Students Pursue STEM if Introduced to Topics Early

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Studies report that students are more likely to pursue STEM majors at universities and colleges if introduced to those topics in grade school. In addition, exposing students to STEM at a young age may capture their imagination and help retain them in STEM jobs in their early career stages (LittleBits, 2018).

Attracting students into STEM fields is best started in elementary and middle school, prioritizing grades 4-8. In fact, longitudinal data sets showed that students who expressed interest in science-related fields in 8th grade were significantly more likely to earn STEM degrees (Maltese & Tai, 2010).

According to the Department of Education, “early exposure to STEM has positive impacts across the entire spectrum of learning.” For example, early math knowledge not only predicts later math success, it also predicts later reading achievement. (National Research Council, 2012).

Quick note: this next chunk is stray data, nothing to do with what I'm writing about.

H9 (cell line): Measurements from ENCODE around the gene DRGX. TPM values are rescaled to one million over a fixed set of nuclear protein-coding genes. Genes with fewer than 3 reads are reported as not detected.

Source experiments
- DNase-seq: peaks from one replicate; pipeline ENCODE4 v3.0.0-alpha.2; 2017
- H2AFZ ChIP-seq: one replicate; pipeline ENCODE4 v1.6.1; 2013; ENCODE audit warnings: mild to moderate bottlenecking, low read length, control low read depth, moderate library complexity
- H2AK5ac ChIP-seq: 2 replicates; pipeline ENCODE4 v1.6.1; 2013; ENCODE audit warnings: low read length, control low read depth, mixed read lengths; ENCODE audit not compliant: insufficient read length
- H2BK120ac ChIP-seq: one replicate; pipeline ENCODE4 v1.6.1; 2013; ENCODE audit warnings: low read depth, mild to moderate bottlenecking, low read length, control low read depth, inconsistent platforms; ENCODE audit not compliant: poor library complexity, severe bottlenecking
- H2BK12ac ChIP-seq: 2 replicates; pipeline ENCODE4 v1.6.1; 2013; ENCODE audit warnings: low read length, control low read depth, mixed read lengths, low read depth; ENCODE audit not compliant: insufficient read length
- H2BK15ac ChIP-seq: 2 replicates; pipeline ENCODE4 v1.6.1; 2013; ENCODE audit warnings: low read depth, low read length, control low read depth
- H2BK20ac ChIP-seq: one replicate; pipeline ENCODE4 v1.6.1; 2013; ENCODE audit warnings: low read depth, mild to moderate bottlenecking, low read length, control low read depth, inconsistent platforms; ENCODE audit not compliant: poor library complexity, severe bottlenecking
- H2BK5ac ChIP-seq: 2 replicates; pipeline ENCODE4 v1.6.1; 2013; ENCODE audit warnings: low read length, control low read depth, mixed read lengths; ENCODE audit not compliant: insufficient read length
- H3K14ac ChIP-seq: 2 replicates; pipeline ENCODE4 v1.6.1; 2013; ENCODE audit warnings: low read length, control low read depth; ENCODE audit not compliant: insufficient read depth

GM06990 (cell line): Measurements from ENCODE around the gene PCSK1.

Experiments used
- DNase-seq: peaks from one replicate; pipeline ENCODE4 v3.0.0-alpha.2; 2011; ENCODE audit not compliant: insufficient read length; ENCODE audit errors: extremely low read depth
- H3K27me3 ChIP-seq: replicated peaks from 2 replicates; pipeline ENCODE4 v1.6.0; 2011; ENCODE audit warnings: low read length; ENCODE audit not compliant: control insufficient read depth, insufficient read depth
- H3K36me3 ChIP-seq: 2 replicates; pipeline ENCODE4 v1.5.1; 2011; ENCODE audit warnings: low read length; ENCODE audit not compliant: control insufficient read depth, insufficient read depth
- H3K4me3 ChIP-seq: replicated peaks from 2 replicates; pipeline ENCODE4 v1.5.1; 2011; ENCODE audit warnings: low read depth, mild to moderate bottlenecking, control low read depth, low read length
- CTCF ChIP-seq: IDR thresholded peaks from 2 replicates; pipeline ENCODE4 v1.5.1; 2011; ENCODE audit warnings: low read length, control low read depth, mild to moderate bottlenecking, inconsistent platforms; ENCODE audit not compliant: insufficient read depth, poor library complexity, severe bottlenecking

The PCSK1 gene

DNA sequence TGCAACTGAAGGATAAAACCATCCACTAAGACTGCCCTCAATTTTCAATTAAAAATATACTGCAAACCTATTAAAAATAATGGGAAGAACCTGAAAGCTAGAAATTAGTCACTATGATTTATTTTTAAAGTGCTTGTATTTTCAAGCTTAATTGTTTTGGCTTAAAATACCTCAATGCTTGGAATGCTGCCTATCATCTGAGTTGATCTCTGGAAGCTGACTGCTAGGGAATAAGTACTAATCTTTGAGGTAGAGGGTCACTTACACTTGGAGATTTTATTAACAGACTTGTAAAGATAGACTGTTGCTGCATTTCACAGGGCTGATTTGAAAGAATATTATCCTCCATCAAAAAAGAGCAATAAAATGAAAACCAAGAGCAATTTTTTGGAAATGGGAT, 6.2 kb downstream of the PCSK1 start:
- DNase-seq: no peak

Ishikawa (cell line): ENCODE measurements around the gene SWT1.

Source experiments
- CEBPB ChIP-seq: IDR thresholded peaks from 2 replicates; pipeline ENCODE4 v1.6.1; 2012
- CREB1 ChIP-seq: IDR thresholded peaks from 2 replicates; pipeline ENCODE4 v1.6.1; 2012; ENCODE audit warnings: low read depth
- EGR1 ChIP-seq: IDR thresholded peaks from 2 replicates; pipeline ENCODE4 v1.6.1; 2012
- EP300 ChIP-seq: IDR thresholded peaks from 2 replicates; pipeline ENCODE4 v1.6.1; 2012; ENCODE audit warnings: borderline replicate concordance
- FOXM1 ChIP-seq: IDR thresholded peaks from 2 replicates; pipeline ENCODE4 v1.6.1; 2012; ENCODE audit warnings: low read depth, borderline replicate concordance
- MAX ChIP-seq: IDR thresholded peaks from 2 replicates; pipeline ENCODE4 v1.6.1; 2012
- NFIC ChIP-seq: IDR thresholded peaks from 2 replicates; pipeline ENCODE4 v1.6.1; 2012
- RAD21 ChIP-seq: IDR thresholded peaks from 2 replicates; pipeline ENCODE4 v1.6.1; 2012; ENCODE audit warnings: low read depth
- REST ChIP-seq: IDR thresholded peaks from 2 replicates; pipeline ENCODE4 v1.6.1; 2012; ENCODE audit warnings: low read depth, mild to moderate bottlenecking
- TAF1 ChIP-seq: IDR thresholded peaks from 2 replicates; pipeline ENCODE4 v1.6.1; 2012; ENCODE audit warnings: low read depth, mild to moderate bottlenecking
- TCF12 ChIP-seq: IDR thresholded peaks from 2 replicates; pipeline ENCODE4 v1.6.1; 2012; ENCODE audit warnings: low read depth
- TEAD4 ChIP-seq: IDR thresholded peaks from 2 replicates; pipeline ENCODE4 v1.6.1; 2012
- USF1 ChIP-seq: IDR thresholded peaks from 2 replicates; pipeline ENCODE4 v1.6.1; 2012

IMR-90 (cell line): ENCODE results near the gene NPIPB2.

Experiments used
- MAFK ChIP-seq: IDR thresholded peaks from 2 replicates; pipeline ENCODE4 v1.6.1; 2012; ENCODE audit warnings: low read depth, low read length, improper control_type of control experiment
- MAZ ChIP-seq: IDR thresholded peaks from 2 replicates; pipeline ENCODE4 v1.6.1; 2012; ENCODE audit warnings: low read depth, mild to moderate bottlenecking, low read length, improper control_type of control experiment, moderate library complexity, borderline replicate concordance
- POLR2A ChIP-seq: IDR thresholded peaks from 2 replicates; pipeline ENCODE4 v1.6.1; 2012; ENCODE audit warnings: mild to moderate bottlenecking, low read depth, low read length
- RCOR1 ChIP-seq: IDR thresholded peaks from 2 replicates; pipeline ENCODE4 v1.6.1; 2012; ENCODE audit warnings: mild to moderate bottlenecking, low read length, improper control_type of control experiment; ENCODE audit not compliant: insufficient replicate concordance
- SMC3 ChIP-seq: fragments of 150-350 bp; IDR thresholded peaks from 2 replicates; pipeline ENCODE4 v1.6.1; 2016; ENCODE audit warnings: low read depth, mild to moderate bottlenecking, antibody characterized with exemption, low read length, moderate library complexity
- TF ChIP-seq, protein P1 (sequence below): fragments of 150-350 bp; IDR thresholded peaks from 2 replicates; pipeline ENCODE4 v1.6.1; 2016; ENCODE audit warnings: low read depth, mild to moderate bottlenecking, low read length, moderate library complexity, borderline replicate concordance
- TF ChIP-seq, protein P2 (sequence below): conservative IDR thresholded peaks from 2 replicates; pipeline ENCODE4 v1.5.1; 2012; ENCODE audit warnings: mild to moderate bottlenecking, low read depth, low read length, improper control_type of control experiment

Research demonstrates out-of-school programs are highly effective for STEM learning and engagement early and often is crucial to sparking and sustaining youth STEM career interest (Allen, Chang, Waggenspack, Fukuda, Little, Noam, 2019).

Adam V. Maltese Robert H. Tai (2010) Eyeballs in the Fridge: Sources of early interest in science, International Journal of Science Education, 32:5, 669-685, DOI: 10.1080/09500690902792385

Allen, P. J., Chang, R., Gorrall, B. K., Waggenspack, L., Fukuda, E., Little, T. D., & Noam, G. G. (2019). From quality to outcomes: A national study of afterschool STEM programming. International Journal of STEM Education, 6(1), 1-21.

LittleBits (2018). Early Exposure to STEM and its Impact on the Future of Work.

National Research Council (NRC) (2012). A Framework for K-12 Science Education: Practices, Crosscutting Concepts, and Core Ideas. Washington DC: The National Academies Press.


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